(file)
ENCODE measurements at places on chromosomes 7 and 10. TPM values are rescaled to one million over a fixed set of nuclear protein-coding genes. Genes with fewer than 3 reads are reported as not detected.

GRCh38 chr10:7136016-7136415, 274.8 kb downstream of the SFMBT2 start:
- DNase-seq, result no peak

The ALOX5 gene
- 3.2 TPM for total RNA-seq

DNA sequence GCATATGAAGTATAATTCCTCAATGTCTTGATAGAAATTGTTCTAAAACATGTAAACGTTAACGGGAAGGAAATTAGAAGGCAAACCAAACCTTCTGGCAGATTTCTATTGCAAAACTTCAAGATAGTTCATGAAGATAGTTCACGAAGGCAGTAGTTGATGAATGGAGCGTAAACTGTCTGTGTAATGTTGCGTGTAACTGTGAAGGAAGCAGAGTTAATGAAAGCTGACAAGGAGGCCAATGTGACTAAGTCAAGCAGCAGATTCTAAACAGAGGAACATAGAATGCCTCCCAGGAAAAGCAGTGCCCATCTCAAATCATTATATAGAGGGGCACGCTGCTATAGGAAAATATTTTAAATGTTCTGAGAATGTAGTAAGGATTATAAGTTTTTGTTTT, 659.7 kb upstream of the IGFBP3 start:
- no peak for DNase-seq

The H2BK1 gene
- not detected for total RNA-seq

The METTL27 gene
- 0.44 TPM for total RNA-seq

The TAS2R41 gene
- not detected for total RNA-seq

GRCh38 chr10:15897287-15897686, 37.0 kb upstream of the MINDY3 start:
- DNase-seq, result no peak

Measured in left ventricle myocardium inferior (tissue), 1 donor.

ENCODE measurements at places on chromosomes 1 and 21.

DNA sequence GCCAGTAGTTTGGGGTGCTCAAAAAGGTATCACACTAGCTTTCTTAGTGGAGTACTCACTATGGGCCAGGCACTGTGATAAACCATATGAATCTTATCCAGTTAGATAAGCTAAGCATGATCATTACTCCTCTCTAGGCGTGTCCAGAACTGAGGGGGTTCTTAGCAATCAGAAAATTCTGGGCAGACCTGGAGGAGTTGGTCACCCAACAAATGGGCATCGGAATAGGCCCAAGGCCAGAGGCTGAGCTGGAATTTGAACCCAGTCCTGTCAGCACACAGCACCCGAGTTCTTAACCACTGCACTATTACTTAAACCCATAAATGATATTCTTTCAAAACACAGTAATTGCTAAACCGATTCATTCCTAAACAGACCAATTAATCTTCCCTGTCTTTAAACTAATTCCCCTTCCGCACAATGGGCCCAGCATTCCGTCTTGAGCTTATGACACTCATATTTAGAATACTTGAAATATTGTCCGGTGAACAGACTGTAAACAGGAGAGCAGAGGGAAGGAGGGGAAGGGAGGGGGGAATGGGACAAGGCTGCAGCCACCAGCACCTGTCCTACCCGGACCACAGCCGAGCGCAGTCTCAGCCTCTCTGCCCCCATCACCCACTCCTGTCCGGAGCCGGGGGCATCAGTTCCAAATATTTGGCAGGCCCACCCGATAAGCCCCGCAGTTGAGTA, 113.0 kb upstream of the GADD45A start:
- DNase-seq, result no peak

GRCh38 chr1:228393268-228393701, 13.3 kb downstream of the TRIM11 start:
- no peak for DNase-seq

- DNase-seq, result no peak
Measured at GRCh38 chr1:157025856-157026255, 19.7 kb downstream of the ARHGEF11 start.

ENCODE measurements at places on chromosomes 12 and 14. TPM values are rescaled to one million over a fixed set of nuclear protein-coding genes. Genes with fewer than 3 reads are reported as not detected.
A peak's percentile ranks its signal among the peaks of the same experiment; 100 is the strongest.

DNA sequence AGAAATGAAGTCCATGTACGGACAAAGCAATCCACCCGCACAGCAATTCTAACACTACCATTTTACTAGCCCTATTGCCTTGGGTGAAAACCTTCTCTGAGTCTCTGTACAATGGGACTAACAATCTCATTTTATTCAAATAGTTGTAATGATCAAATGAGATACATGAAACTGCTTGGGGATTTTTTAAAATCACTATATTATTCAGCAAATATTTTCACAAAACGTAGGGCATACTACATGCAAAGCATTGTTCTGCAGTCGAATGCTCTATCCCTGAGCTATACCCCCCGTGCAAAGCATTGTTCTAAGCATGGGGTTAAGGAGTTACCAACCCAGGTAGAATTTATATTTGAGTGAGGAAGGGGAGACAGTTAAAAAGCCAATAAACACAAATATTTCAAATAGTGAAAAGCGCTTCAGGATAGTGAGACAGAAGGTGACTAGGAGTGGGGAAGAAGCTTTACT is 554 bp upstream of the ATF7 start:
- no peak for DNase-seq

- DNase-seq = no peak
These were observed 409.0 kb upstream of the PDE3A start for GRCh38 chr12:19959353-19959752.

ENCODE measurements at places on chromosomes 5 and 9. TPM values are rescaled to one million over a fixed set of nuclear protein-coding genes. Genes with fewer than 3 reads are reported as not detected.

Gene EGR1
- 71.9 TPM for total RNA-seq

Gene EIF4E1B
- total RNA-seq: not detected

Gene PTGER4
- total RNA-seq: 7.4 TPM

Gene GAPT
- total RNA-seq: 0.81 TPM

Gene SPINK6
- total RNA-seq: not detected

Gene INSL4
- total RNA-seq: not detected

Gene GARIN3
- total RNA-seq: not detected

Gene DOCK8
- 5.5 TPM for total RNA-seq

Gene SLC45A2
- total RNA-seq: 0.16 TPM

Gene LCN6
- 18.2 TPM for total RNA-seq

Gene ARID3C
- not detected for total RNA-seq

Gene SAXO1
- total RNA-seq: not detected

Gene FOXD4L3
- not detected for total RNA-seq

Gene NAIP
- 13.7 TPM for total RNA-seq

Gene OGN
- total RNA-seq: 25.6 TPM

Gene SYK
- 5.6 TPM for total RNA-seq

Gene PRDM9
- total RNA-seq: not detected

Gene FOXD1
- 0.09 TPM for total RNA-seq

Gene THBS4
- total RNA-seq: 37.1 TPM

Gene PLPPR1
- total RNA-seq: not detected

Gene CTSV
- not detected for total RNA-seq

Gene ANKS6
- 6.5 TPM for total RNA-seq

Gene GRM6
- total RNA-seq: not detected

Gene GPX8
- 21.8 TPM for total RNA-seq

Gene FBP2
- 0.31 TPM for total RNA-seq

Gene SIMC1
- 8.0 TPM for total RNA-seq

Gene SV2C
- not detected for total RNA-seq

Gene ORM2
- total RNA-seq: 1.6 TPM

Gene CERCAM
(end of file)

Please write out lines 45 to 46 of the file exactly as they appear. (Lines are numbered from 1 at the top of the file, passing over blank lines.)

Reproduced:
Gene DOCK8
- 5.5 TPM for total RNA-seq